James Hook (composer)

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James Hook
James Hook by Lemuel Francis Abbott.jpg
Background information
Born (1746-06-03)3 June 1746
Norwich, England
Died 1827 (aged 80–81)
Boulogne
Occupation(s) Composer and organist
Instruments Organ, harpsichord, fortepiano
Years active 1756–1820
Notable instruments
Organ, Harpsichord

James Hook (3 June 1746 – 1827) was an English composer and organist.

Life and musical career[edit]

He was born in Norwich, the son of James Hook, a razor-grinder and cutler. He displayed a remarkable musical talent at an early age, playing the harpsichord by the age of four and performing concertos in public at age six. He began performing regularly by the time he was 10 years old, including benefit concerts. He held many jobs to earn money, including teaching, composing, transcribing music and tuning keyboard instruments.

Sometime between June 1763 and February 1764 Hook moved to London.[1] There he became the organist at White Conduit House, Pentonville, one of the tea gardens that were popular in 18th-century London. He worked as an organist, teacher and composer, and gained a reputation for composing vocal music. He married the artist and writer Elizabeth Jane Madden on 29 May 1766, at St. Pancras Old Church.[1] They had two sons, James (1772–1828) and Theodore Edward (1788–1841).

Hook was appointed organist and composer to Marylebone Gardens in 1768. In addition to his performances as an organist, and occasionally on the harpsichord, he was now invited to perform concertos between the main works in the theatres, and his short musical entertainments and comic operas were being produced for the pleasure gardens and in the London theatres.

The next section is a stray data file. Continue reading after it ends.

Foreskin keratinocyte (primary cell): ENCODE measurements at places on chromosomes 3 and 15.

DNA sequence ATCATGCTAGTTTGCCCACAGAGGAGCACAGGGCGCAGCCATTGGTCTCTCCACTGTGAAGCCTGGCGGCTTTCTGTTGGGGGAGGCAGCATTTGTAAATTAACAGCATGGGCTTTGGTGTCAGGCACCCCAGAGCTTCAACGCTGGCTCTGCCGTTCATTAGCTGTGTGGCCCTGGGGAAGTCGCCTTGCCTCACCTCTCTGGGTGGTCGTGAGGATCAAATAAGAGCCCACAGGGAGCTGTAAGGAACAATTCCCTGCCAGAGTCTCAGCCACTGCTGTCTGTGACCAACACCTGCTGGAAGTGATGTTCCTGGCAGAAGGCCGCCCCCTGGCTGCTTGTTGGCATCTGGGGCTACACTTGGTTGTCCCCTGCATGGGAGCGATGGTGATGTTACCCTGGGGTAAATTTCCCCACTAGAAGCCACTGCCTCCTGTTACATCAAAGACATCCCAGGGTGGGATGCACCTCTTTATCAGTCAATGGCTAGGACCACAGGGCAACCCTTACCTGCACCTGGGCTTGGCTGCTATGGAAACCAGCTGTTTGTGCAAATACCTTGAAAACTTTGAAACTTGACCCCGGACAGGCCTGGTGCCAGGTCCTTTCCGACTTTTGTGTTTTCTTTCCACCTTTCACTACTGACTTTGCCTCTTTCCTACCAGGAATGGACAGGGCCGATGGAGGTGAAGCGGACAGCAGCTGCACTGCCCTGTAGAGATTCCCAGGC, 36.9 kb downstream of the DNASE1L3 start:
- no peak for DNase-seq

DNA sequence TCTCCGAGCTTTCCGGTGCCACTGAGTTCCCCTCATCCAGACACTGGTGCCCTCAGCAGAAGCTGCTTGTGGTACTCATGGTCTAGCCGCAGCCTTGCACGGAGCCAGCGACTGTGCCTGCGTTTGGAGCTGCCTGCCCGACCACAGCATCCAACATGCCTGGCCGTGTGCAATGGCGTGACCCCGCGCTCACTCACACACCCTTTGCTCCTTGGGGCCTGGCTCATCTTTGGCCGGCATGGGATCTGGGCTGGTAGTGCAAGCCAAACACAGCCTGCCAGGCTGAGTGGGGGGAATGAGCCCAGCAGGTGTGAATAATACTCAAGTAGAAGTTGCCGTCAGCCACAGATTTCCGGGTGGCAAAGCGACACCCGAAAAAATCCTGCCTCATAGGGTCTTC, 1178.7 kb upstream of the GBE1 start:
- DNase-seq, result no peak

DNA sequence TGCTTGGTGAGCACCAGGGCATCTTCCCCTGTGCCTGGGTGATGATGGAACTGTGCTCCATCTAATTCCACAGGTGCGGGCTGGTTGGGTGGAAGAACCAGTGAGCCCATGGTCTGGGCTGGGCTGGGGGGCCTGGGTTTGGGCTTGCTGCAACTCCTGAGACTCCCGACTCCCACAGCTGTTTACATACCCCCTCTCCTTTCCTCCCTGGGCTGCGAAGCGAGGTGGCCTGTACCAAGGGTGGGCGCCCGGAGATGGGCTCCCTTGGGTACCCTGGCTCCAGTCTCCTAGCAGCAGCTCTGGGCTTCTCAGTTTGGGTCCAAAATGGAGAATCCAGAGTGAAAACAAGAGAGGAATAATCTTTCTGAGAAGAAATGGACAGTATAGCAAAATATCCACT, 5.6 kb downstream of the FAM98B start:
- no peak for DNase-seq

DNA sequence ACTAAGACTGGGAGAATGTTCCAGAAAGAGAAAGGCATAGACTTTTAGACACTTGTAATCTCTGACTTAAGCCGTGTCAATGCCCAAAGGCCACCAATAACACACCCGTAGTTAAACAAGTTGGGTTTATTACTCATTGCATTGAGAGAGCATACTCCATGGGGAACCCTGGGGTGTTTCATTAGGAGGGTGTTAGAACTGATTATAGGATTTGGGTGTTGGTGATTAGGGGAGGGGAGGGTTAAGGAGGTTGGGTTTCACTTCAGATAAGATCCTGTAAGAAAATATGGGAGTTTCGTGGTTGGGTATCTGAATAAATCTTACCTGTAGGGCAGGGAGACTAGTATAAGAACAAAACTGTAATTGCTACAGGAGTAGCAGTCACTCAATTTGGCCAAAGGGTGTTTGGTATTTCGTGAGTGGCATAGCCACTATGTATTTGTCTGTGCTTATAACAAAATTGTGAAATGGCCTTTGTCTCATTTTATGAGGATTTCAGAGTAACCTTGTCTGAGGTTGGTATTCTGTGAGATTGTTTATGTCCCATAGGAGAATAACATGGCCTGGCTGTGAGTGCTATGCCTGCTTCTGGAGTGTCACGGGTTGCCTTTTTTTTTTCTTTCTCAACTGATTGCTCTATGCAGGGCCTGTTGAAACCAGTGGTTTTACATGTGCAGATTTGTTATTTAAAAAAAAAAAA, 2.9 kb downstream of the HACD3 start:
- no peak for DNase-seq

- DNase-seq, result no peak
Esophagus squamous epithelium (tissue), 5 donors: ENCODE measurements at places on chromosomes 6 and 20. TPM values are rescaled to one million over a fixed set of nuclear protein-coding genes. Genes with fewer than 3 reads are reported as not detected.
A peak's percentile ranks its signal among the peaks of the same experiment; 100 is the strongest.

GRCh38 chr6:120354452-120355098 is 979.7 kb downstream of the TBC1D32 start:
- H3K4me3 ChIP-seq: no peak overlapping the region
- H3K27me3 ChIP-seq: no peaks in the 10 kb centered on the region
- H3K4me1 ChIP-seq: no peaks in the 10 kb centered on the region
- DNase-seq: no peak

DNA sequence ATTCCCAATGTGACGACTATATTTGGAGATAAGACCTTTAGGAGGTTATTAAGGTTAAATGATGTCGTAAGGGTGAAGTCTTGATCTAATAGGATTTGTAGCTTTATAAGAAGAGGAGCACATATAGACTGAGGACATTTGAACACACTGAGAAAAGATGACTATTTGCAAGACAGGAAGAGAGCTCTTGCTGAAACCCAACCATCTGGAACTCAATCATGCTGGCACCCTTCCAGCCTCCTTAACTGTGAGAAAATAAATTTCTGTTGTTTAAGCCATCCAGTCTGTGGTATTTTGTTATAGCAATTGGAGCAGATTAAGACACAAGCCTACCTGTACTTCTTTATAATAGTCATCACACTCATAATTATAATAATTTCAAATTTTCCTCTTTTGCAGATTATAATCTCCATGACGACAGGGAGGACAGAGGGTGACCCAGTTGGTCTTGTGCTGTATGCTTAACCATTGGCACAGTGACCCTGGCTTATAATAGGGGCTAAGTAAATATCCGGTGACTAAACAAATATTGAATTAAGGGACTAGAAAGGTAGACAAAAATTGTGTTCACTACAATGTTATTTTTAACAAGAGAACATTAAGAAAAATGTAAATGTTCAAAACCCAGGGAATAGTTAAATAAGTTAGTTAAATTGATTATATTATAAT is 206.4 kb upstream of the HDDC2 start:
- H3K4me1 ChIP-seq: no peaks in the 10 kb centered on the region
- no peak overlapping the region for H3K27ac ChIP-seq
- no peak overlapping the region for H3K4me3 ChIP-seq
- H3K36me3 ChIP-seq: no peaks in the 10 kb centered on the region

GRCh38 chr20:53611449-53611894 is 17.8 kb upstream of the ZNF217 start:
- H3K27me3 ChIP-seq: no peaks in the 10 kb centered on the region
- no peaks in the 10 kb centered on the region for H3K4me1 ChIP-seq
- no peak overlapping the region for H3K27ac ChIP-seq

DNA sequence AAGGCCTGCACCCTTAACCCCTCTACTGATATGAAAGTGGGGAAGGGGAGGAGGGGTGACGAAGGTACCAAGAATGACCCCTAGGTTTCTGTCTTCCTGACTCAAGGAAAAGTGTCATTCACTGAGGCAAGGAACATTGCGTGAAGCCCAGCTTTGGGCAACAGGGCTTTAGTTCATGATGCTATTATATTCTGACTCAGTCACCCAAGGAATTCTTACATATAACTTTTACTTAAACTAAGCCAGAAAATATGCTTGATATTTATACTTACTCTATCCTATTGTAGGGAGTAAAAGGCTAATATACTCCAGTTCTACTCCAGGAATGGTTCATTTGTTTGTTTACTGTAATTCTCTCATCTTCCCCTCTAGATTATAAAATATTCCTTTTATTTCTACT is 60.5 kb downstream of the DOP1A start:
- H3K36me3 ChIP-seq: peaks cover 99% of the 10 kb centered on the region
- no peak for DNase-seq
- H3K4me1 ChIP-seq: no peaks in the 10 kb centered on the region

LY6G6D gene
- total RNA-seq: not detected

He was appointed organist of St Johns Horselydown, Bermondsey, in 1772, and frequently played concerts on newly built organs, both in London and in nearby counties, often playing his own compositions, he was highly successful as a teacher of organ and harpsichord. Hook remained at Marylebone Gardens until the end of the 1773 season, and a year later was engaged in a similar position at Vauxhall Gardens, where he worked until 1820.

Throughout these years he composed operas and other musical works, most of which were produced at Drury Lane and Covent Garden Theatres. He frequently collaborated with family members. His wife Elizabeth wrote the libretto for the opera The Double Disguise (1784). His son James provided librettos for Jack of Newbury (1795) and Diamond Cut Diamond (1797), while Thomas Edward composed librettos for at least eight operas.

On 18 October 1805 Hook's first wife, Elizabeth Jane Madden, died. A year later, on 4 November 1806, he married his second wife, Harriet Horncastle James.[2]

In 1820 he unexpectedly left his position at Vauxhall, after almost a half century of service, and he died seven years later in Boulogne.

Works[edit]

Stage works

  • Trick Upon Trick (pantomime), July 1772, Op. 3
  • Cupid's Revenge (pastoral farce), 12 June 1772, Op. 8